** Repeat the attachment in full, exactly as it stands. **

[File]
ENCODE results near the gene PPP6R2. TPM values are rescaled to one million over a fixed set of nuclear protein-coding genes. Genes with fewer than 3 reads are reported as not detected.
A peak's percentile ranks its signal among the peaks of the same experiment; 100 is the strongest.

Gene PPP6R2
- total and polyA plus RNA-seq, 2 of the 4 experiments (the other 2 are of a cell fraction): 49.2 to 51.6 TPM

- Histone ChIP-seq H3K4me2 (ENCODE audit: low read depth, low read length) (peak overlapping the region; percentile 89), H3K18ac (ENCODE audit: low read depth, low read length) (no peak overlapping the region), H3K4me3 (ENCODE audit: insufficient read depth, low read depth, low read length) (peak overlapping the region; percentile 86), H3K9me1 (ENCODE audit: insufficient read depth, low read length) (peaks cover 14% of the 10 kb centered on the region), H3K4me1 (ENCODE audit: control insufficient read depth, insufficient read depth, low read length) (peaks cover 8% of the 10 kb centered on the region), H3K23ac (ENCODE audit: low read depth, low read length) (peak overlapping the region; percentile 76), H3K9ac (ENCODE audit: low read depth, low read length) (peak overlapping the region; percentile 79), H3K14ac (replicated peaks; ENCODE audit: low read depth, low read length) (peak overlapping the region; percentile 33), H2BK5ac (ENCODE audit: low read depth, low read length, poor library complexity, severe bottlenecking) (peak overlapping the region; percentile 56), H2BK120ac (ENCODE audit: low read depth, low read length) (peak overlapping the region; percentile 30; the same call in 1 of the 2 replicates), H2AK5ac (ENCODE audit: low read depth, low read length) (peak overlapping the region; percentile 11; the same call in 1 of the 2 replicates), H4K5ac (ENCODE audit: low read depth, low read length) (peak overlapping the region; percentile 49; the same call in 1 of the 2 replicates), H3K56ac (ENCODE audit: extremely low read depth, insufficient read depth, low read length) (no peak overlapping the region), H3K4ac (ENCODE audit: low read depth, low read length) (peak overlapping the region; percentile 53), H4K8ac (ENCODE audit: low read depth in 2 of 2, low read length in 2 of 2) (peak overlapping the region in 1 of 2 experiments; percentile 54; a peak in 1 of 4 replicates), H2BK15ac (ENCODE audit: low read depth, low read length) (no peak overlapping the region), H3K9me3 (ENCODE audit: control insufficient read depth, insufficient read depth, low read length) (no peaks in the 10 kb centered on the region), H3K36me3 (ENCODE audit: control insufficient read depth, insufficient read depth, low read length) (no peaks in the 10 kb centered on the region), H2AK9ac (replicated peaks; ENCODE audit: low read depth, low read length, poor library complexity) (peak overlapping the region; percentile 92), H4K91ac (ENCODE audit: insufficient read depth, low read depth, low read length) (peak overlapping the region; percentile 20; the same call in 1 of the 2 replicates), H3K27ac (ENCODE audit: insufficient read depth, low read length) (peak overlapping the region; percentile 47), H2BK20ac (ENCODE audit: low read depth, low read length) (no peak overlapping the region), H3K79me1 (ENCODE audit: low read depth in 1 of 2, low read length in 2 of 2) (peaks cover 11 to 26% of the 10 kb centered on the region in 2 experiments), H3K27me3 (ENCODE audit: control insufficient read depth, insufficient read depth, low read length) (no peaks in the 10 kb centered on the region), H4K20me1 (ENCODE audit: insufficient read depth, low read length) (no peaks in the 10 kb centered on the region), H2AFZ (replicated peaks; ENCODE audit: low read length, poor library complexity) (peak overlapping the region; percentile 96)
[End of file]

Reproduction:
ENCODE results near the gene PPP6R2. TPM values are rescaled to one million over a fixed set of nuclear protein-coding genes. Genes with fewer than 3 reads are reported as not detected.
A peak's percentile ranks its signal among the peaks of the same experiment; 100 is the strongest.

Gene PPP6R2
- total and polyA plus RNA-seq, 2 of the 4 experiments (the other 2 are of a cell fraction): 49.2 to 51.6 TPM

- Histone ChIP-seq H3K4me2 (ENCODE audit: low read depth, low read length) (peak overlapping the region; percentile 89), H3K18ac (ENCODE audit: low read depth, low read length) (no peak overlapping the region), H3K4me3 (ENCODE audit: insufficient read depth, low read depth, low read length) (peak overlapping the region; percentile 86), H3K9me1 (ENCODE audit: insufficient read depth, low read length) (peaks cover 14% of the 10 kb centered on the region), H3K4me1 (ENCODE audit: control insufficient read depth, insufficient read depth, low read length) (peaks cover 8% of the 10 kb centered on the region), H3K23ac (ENCODE audit: low read depth, low read length) (peak overlapping the region; percentile 76), H3K9ac (ENCODE audit: low read depth, low read length) (peak overlapping the region; percentile 79), H3K14ac (replicated peaks; ENCODE audit: low read depth, low read length) (peak overlapping the region; percentile 33), H2BK5ac (ENCODE audit: low read depth, low read length, poor library complexity, severe bottlenecking) (peak overlapping the region; percentile 56), H2BK120ac (ENCODE audit: low read depth, low read length) (peak overlapping the region; percentile 30; the same call in 1 of the 2 replicates), H2AK5ac (ENCODE audit: low read depth, low read length) (peak overlapping the region; percentile 11; the same call in 1 of the 2 replicates), H4K5ac (ENCODE audit: low read depth, low read length) (peak overlapping the region; percentile 49; the same call in 1 of the 2 replicates), H3K56ac (ENCODE audit: extremely low read depth, insufficient read depth, low read length) (no peak overlapping the region), H3K4ac (ENCODE audit: low read depth, low read length) (peak overlapping the region; percentile 53), H4K8ac (ENCODE audit: low read depth in 2 of 2, low read length in 2 of 2) (peak overlapping the region in 1 of 2 experiments; percentile 54; a peak in 1 of 4 replicates), H2BK15ac (ENCODE audit: low read depth, low read length) (no peak overlapping the region), H3K9me3 (ENCODE audit: control insufficient read depth, insufficient read depth, low read length) (no peaks in the 10 kb centered on the region), H3K36me3 (ENCODE audit: control insufficient read depth, insufficient read depth, low read length) (no peaks in the 10 kb centered on the region), H2AK9ac (replicated peaks; ENCODE audit: low read depth, low read length, poor library complexity) (peak overlapping the region; percentile 92), H4K91ac (ENCODE audit: insufficient read depth, low read depth, low read length) (peak overlapping the region; percentile 20; the same call in 1 of the 2 replicates), H3K27ac (ENCODE audit: insufficient read depth, low read length) (peak overlapping the region; percentile 47), H2BK20ac (ENCODE audit: low read depth, low read length) (no peak overlapping the region), H3K79me1 (ENCODE audit: low read depth in 1 of 2, low read length in 2 of 2) (peaks cover 11 to 26% of the 10 kb centered on the region in 2 experiments), H3K27me3 (ENCODE audit: control insufficient read depth, insufficient read depth, low read length) (no peaks in the 10 kb centered on the region), H4K20me1 (ENCODE audit: insufficient read depth, low read length) (no peaks in the 10 kb centered on the region), H2AFZ (replicated peaks; ENCODE audit: low read length, poor library complexity) (peak overlapping the region; percentile 96)